Sunday, 16 April 2017

Why Most Traders Fail

The answer to the question: "Why do most traders fail?" has been a source of research by many people, both within our industry and outside it.

I have had a lot of ideas about what the answer is and it is only now that I believe that I know why. Much of the reason has already been discussed in this blog.  The missing part of the answer is that we take mental short cuts in our decision making. The problem is that these mental short cuts often don't work.

This "solution" became clear after reading The Undoing Project: A Friendship that Changed the World, a book by Michael Lewis of Liars's Poker fame. The Undoing Project describes the collaboration between two psychologists, Daniel Kahneman and Amos Tversky, who created the field of behavioral economics and won a Nobel prize in economics. Kahneman subsequently wrote Thinking, Fast and Slow and received the American Presidential Medal of Freedom.

I highly recommend both books if you want to understand how we can fool ourselves in our decision making process. It takes work to change the way we make decisions, especially if we are discretionary traders who make lots of decisions with not a lot of time to make them.

Saturday, 11 March 2017

Trading Order Flow - the Series Part 3

Its pretty obvious that the criteria we are searching for as a trader is when to enter and when to exit. Obvious! But what traders don't seem to deduce from that fact is that the "when", to have a high probability of success, depends on the "where".

What does the "where" mean? It means finding trade locations where it is most likely that a trade can be entered and that it goes in the direction we propose that it goes.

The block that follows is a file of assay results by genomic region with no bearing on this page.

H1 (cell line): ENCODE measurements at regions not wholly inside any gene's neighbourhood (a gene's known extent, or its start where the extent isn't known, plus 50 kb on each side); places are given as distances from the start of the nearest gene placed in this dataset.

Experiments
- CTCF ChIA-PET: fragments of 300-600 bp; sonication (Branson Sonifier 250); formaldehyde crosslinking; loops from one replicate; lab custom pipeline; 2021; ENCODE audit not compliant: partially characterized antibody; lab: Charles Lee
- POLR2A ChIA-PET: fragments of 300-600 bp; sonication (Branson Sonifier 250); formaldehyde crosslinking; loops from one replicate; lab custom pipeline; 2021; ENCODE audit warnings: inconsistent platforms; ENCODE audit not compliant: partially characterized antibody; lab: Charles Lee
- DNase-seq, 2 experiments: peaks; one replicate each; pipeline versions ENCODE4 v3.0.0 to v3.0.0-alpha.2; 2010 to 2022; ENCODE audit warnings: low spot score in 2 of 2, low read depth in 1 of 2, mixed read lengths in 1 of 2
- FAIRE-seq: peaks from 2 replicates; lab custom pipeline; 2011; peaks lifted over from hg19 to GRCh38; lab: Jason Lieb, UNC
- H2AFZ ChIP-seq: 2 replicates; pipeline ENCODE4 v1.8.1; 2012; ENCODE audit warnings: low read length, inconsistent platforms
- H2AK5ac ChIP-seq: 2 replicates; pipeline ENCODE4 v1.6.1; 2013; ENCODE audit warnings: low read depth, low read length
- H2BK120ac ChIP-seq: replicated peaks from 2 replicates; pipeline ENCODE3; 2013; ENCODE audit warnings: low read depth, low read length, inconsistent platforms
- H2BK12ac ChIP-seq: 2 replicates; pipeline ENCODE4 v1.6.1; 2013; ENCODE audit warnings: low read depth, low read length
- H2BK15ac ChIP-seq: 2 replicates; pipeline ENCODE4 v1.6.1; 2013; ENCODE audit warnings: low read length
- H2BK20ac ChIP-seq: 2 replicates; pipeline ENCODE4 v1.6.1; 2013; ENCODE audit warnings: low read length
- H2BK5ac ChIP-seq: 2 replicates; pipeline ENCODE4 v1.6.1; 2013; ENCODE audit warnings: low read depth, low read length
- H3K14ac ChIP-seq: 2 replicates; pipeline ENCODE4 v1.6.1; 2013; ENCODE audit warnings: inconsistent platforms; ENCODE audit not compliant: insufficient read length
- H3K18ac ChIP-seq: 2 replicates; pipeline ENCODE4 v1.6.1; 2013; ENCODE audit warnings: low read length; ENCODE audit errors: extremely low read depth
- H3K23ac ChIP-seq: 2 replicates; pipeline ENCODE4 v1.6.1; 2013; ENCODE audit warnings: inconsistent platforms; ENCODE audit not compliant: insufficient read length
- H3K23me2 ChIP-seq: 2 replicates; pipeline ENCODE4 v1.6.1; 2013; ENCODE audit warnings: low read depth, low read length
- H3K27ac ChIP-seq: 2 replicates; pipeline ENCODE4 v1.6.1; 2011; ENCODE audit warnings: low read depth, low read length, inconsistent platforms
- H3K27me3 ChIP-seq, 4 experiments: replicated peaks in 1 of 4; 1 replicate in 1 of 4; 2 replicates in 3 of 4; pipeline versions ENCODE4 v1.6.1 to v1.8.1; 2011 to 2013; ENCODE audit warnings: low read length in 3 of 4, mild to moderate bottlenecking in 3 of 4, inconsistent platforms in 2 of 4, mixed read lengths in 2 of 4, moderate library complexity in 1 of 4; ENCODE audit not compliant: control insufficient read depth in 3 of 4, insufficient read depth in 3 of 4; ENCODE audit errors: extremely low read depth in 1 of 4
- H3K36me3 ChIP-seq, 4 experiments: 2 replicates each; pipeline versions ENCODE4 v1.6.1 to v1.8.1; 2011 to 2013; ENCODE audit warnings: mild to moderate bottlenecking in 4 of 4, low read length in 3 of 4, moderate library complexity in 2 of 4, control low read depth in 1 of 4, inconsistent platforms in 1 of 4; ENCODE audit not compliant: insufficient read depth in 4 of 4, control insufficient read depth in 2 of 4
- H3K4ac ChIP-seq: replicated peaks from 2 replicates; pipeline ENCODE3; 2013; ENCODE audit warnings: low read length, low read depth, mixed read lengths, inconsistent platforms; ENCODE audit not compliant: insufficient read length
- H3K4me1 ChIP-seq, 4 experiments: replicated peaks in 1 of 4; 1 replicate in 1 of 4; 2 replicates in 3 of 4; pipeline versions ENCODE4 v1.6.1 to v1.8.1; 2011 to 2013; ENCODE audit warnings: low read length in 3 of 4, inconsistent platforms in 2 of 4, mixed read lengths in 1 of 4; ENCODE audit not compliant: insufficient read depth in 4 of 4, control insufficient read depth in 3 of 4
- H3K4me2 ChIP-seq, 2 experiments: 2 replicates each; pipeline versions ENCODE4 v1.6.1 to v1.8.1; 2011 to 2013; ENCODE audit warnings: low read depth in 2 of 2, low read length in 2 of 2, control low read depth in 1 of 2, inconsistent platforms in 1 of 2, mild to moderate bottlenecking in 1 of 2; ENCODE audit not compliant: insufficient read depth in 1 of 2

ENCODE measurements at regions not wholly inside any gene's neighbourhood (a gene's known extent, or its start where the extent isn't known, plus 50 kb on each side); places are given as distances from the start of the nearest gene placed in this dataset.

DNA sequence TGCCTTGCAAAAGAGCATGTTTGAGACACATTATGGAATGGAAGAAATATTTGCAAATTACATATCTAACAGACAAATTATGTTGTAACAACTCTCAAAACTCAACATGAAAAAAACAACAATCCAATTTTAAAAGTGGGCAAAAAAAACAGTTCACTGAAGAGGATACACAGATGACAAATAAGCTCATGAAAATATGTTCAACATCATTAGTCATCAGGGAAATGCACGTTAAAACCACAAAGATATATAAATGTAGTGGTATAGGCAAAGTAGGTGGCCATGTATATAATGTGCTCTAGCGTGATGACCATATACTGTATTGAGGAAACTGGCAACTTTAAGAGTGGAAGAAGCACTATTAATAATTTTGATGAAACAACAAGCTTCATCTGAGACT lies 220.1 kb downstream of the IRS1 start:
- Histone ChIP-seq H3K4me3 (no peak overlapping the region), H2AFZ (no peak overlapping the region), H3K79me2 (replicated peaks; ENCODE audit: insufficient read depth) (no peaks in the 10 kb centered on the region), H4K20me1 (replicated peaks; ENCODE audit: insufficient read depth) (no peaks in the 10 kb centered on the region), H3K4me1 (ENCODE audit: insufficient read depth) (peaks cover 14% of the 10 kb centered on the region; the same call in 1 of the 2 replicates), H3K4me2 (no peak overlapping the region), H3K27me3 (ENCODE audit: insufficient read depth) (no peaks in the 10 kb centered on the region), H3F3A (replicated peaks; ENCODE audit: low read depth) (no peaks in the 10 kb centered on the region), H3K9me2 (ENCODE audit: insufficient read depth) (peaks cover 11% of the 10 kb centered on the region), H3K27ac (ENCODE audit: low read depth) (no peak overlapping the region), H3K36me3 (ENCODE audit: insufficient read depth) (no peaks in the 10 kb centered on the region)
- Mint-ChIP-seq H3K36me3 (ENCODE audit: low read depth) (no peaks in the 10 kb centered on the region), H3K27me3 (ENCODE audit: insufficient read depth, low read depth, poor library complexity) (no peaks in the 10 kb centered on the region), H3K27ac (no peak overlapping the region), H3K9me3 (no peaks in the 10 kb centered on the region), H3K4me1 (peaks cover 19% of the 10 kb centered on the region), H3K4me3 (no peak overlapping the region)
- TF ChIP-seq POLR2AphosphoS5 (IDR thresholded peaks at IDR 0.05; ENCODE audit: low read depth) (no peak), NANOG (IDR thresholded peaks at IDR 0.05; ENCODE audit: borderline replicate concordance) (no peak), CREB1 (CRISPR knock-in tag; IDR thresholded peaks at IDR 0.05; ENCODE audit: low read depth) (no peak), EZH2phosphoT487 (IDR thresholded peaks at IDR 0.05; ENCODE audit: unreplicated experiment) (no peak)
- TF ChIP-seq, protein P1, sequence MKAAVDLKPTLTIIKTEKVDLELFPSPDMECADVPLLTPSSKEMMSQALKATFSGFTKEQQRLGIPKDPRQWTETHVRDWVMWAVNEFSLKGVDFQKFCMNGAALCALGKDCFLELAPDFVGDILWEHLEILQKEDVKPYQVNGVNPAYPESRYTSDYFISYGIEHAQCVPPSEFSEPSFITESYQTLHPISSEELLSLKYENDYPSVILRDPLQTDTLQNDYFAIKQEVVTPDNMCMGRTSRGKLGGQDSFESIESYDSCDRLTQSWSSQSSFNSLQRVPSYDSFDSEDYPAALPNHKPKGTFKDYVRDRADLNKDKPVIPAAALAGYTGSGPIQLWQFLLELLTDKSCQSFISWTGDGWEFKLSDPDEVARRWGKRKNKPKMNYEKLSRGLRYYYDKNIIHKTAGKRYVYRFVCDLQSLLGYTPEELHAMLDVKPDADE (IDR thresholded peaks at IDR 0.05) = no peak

OK, where are those places? For me, those places are where there was volume before that caused the behavior that I want to rely on. That means I am looking at extremes, VAHs, VALs, POCs, LVNs, HVNs. I also take into account where VALUE is moving.

The process is simple. Before tarting to trade I look at the previous day and the left hand side of the bar chart and mark the places where I COULD trade. When price gets to one of those places I look at the current context and order flow and put on a trade if I judge that the trade is viable . For it to be viable, I need to be able to see when the trade is wrong quite quickly and there has to be enough room in front of the trade to make a big enough of a profit. What those numbers are depends on style - whether you are a scalper who needs a high win rate or a trader who needs the ratio between their risk and reward potential to be a high enough R number.

The pic of the charts in the previous post gives me all that information.

Wednesday, 28 December 2016

Trading Order Flow - the Series Part 2


This is the same pic I posted recently. Lets look at what I have on the chart.

The large chart gives a larger view of what's going on. It doesn't really matter what the periodicity is - it can be 1 minute, 9 tick range, 99 contract volume - anything really because we are going to trade order flow. The periodicity is to break the bars into volume measurable significance and to allow the indicators to fill in some of the contect.

We then have Market Profile or Volume Profile. This an importand part of the context. Finally, I have a chart that mirrors the main chart's last few bars but with the inside the bars information exposed.

Lets talk about context. Exactly what is it? I started talking about context in this blog from the beginning years and years ago. Since then I have seen it mentioned all over the web but without it being explained.

Context has a number of components which include;
  • what is the trend
  • where is the mean
  • how over bought or over sold are we
  • where is value
  • where are the edges of value
  • where is the centre of value
  • how is volume moving
Having this information, I can now make informed decisions about trades to take and exit in accordance with my trading plan.

More to come in subsequent posts.

Friday, 16 December 2016

A Workman and His Tools

There's really only one constant in trading and that's Order Flow.